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Are you fired up about U.S. figure skater Johnny Weir's sixth-place finish at the 2010 Winter Olympic Games? Some think that judges in Vancouver gave him a lower score in the men's figure skating finals (in which U.S. teammate Evan Lysacek won gold) than his artistic performance deserved. Just do a Google search for "Johnny Weir" and "underscored," and you'll see what we mean!
One reasonable answer for why Weir failed to reach the podium is that he was never going to medal, no matter how aesthetically pleasing his skating was. As the Vancouver Sun explained the day before his free skate, "Weir is a long shot for a medal because he does not have the repertoire of jumps so heavily rewarded in the sport's point system that has turned skaters into 'robots,' as Weir says, frantically counting and adding numbers in their heads as they cram one element after another into their programs."
But according to an article in the Christian Science Monitor, Weir's at cross-purposes with the skating establishment (which includes the Olympic judges who scored him), and the conflict runs deeper than the point-system issue. "Weir sees himself as a trailblazer, pushing the sport further into the realm of plumage and pomp," writes Stephen Kurczy. "He's strongly resisted efforts to make figure skating more masculine to garner a new breed of viewer."
Here's Weir on that subject, from an interview with Outsports.com.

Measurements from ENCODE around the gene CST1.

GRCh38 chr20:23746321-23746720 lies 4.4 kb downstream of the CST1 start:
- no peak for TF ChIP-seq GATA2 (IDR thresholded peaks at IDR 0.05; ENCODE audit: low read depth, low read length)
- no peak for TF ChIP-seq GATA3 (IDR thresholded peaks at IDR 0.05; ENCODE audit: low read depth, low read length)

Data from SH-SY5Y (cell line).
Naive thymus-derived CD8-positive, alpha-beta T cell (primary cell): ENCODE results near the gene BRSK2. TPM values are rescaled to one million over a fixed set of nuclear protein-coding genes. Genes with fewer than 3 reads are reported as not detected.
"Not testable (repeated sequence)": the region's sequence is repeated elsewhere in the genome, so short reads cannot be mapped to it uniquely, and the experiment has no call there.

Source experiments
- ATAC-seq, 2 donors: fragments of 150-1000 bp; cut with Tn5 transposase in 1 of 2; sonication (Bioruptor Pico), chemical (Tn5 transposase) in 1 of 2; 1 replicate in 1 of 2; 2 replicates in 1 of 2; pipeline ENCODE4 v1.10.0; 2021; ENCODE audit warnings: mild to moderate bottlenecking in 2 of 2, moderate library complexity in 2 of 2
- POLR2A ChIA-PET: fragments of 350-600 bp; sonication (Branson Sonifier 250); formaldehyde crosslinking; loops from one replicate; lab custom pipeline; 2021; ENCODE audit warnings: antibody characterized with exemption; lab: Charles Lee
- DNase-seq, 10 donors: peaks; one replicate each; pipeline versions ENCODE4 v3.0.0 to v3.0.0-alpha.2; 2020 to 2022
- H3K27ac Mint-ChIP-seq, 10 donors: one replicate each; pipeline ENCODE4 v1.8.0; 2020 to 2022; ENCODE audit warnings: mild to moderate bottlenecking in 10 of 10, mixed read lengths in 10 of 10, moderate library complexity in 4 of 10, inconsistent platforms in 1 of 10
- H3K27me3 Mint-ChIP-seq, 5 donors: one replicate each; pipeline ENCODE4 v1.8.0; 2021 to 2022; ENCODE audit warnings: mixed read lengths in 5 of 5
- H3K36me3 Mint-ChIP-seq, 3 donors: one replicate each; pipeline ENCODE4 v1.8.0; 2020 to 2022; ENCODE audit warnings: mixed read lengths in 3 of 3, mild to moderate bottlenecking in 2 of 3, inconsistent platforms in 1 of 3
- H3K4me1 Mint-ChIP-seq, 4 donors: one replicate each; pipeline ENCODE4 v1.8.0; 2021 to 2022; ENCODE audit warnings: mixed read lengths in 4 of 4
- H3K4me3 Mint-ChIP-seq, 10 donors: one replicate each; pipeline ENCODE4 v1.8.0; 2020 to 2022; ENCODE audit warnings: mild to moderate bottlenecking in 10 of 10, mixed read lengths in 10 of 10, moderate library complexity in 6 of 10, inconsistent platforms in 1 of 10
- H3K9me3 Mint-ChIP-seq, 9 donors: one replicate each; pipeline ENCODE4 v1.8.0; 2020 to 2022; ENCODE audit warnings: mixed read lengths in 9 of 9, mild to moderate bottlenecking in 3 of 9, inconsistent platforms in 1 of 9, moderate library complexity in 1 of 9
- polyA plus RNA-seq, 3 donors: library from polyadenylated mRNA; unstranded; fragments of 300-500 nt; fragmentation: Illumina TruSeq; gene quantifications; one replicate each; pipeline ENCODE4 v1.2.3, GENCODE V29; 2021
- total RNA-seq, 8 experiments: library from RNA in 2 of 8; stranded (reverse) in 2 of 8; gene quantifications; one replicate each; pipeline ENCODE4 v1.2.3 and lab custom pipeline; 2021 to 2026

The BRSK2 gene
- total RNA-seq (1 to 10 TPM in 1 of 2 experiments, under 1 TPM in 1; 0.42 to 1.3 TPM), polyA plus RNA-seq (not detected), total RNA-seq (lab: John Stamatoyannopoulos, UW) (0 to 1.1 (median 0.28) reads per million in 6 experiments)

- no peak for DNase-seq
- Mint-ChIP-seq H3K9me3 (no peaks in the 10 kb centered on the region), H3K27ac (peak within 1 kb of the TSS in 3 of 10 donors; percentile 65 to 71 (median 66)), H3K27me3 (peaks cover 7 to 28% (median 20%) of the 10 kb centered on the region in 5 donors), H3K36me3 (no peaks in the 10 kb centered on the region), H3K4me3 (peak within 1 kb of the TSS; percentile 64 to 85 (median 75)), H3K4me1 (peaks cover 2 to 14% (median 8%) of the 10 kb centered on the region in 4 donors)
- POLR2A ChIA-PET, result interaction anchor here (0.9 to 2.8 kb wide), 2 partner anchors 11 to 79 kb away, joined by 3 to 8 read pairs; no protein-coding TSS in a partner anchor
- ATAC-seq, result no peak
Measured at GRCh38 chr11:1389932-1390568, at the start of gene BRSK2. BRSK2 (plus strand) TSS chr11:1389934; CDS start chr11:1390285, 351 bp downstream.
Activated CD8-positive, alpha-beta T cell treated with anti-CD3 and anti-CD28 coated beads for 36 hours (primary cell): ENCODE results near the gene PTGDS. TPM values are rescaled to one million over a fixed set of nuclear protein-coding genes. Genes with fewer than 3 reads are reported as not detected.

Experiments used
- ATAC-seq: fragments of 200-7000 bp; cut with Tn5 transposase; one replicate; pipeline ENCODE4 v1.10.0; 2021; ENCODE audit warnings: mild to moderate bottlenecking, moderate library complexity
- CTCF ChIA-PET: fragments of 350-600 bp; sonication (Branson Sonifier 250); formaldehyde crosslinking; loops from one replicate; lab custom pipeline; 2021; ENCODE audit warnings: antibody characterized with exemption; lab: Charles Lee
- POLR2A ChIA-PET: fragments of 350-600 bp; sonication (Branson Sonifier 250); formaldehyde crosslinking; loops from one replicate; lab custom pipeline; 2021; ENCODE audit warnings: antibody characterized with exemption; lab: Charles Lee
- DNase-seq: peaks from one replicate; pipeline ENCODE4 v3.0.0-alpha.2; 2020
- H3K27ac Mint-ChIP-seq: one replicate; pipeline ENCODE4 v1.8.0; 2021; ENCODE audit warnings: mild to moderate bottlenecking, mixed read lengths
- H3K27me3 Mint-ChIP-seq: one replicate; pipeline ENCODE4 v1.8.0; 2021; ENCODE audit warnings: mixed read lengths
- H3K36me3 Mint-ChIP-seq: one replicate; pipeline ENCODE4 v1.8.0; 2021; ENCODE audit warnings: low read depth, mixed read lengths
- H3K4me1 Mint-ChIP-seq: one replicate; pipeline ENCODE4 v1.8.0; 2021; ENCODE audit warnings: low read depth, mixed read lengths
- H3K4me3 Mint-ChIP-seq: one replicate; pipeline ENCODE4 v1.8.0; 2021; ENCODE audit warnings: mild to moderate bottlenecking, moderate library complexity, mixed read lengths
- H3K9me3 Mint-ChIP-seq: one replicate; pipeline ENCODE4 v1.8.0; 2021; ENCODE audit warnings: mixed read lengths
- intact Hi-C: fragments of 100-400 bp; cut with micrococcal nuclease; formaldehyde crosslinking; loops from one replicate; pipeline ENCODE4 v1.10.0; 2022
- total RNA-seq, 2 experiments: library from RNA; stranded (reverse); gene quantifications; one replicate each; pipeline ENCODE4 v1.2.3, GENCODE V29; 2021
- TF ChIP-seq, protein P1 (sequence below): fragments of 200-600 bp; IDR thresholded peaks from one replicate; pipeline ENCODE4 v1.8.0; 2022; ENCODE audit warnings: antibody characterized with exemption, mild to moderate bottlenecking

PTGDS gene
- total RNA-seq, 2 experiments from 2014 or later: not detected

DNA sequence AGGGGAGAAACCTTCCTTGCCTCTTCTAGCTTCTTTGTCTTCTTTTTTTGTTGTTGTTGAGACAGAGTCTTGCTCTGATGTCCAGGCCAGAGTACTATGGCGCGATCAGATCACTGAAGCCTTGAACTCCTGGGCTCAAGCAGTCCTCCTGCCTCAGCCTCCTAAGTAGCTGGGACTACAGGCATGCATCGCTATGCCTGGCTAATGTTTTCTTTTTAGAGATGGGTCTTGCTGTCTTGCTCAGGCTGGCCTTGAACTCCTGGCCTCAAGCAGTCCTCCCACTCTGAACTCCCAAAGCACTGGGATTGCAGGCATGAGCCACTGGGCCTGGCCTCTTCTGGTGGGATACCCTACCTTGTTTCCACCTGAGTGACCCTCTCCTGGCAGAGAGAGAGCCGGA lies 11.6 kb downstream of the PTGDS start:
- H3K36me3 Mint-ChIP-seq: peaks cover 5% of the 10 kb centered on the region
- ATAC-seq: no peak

"I don’t think turning figure skating into some kind of X-Games event will promote figure skating to the male population of especially North America, but also the world. This kind of talk has been going around for some time, about making the men more masculine and the women more feminine. But it’s not figure skating if you don’t have the freedom to express yourself and make something beautiful. That’s my goal every time I get new music and get new costumes: to tell a story and to put on a show. To butch up figure skating is a ridiculous idea....I love my glitter, I love my prettiness, I love getting my hair done before the events, I love putting on makeup because I’m going to be on TV. I know Elvis Stojko was a big proponent for butching up men’s skating, but I have a hard time taking suggestions from a man who rocked purple pajamas in the Olympic Games and World championships. In my opinion, anyone who wants to change the actual people who are doing the figure skating can suck it."
Undoubtedly, the Winter Olympic judges have read these comments. Weir is a media darling, always ready with a sound bite. But do his comments sway judges to score with a bias? On Access Hollywood, figure skating legend Dick Button offered his take:
"Look at his skating," he said. "He is a very conservative skater." In other words, Weir's program wasn't risky enough to merit a medal. Still, Button added, "I take my hat off to him."
Perhpas that's what Weir's legacy will be. He may not score high with official figure-skating judges, but many fans -- even Button -- admire him and root for him. Weir's purpose on the ice is "to make something beautiful," and in that regard, he was golden.
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Do you think that Johnny Weir was judged unfairly in the Winter Olympics? Chime in below!